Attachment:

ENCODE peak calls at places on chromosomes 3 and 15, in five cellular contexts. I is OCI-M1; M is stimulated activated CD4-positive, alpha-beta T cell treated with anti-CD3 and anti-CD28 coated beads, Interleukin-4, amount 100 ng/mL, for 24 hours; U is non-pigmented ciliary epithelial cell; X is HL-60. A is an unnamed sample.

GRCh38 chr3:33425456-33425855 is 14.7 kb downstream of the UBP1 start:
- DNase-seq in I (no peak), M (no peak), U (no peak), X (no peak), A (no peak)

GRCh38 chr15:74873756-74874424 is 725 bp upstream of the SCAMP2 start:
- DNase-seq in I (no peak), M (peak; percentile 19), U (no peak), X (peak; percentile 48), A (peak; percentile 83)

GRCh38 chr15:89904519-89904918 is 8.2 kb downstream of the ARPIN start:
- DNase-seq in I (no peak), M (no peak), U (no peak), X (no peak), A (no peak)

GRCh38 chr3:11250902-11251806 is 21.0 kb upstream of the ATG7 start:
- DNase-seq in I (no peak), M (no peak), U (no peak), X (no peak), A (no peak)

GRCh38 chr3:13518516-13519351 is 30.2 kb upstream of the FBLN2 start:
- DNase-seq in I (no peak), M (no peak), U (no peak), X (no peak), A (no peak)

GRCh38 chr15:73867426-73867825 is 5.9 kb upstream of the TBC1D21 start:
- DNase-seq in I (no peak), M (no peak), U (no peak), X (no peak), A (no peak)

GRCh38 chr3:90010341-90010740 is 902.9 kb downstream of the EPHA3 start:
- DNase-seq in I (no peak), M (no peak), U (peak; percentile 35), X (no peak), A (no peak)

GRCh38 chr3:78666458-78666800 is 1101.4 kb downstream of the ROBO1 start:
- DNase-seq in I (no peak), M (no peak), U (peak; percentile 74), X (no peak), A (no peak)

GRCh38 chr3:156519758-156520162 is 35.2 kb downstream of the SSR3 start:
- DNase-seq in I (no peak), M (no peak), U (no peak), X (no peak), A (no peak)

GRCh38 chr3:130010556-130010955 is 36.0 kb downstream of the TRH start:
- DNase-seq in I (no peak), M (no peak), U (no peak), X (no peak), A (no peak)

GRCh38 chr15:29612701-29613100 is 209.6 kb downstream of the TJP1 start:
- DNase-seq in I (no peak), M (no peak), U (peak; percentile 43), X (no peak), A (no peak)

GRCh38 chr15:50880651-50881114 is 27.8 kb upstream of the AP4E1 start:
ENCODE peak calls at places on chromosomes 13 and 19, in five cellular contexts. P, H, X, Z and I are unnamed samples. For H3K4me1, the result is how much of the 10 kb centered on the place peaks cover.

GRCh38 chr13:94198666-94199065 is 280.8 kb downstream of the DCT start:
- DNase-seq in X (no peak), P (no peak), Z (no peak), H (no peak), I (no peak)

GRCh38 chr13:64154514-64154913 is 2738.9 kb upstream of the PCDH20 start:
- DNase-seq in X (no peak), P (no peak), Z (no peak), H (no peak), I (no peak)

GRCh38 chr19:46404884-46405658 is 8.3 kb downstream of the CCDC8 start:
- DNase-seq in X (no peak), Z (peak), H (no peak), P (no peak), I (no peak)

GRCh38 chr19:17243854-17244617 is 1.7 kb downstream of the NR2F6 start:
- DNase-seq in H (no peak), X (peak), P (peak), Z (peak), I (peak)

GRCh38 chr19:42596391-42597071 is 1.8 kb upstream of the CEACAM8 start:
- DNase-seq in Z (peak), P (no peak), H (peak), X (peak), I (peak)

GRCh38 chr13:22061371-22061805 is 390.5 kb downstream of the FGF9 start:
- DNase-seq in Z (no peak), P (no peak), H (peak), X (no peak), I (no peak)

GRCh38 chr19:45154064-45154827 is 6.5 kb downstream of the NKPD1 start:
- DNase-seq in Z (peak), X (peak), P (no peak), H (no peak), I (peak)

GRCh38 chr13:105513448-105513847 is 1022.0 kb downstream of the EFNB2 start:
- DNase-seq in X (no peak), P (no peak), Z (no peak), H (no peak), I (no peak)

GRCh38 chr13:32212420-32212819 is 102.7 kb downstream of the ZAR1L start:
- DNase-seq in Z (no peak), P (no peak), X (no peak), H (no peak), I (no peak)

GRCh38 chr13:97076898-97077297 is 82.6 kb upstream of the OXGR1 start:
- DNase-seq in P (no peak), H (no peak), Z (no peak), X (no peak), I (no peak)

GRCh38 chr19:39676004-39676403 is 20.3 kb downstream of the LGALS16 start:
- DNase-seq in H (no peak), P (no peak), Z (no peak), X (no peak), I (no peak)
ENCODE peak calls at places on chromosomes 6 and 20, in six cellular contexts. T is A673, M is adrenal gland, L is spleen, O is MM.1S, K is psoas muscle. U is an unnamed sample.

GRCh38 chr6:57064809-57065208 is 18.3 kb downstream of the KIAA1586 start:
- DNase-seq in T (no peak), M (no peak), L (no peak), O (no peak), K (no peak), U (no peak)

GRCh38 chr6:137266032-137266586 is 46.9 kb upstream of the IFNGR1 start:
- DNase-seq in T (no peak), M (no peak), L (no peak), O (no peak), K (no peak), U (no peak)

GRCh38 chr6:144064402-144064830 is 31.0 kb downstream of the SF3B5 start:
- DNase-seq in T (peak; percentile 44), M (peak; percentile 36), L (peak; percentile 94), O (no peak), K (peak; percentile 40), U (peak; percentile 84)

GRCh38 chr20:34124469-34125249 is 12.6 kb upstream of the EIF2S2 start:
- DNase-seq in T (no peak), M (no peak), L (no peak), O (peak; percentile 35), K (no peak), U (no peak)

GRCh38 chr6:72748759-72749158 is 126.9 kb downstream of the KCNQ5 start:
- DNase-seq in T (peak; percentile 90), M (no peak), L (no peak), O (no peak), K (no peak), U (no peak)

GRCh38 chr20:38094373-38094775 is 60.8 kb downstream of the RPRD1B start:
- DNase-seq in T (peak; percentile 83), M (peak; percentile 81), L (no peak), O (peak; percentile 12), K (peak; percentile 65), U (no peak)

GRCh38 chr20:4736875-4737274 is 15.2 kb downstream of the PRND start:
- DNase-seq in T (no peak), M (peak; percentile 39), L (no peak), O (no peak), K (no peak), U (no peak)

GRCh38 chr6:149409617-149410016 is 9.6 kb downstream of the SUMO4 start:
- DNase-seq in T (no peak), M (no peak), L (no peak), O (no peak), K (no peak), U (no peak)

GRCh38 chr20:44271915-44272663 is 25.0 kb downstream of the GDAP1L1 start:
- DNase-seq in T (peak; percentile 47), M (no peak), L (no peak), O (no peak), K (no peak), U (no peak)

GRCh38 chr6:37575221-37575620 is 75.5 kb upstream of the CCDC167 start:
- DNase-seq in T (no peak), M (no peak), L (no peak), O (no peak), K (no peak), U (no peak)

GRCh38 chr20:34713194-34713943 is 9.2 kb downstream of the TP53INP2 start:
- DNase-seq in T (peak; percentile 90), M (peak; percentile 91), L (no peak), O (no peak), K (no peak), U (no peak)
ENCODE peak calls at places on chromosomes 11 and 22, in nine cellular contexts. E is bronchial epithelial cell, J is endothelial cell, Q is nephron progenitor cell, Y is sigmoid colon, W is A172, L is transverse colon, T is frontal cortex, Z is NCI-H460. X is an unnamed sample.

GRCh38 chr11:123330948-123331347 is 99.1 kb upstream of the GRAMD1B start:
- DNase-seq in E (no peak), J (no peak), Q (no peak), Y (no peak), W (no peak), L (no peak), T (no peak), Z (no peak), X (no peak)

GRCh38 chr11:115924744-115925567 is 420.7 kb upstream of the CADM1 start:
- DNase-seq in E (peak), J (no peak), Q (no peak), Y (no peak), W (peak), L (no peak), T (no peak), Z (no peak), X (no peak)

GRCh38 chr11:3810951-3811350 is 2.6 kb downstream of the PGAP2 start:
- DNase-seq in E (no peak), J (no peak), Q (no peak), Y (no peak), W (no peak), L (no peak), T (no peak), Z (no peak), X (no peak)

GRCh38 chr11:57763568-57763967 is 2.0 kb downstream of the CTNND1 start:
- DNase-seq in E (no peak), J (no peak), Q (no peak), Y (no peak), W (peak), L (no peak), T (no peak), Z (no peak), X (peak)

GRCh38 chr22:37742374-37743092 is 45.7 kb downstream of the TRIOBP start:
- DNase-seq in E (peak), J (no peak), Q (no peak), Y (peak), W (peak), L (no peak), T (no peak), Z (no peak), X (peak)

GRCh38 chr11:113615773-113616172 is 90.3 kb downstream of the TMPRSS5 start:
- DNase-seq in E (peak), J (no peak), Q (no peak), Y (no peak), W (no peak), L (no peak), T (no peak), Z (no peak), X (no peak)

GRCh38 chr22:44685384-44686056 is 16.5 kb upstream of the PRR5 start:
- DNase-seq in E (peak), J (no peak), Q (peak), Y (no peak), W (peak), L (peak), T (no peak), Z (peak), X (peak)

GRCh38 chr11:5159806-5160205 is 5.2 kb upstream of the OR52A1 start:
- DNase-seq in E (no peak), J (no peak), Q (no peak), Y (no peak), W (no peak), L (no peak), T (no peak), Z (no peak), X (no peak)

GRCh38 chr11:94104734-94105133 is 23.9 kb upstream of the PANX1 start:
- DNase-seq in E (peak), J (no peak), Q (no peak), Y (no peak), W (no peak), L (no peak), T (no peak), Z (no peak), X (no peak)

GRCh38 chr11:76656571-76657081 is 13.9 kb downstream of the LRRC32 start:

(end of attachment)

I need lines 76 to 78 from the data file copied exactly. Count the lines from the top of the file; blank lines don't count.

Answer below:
GRCh38 chr11:3810951-3811350 is 2.6 kb downstream of the PGAP2 start:
- DNase-seq in E (no peak), J (no peak), Q (no peak), Y (no peak), W (no peak), L (no peak), T (no peak), Z (no peak), X (no peak)

GRCh38 chr11:57763568-57763967 is 2.0 kb downstream of the CTNND1 start: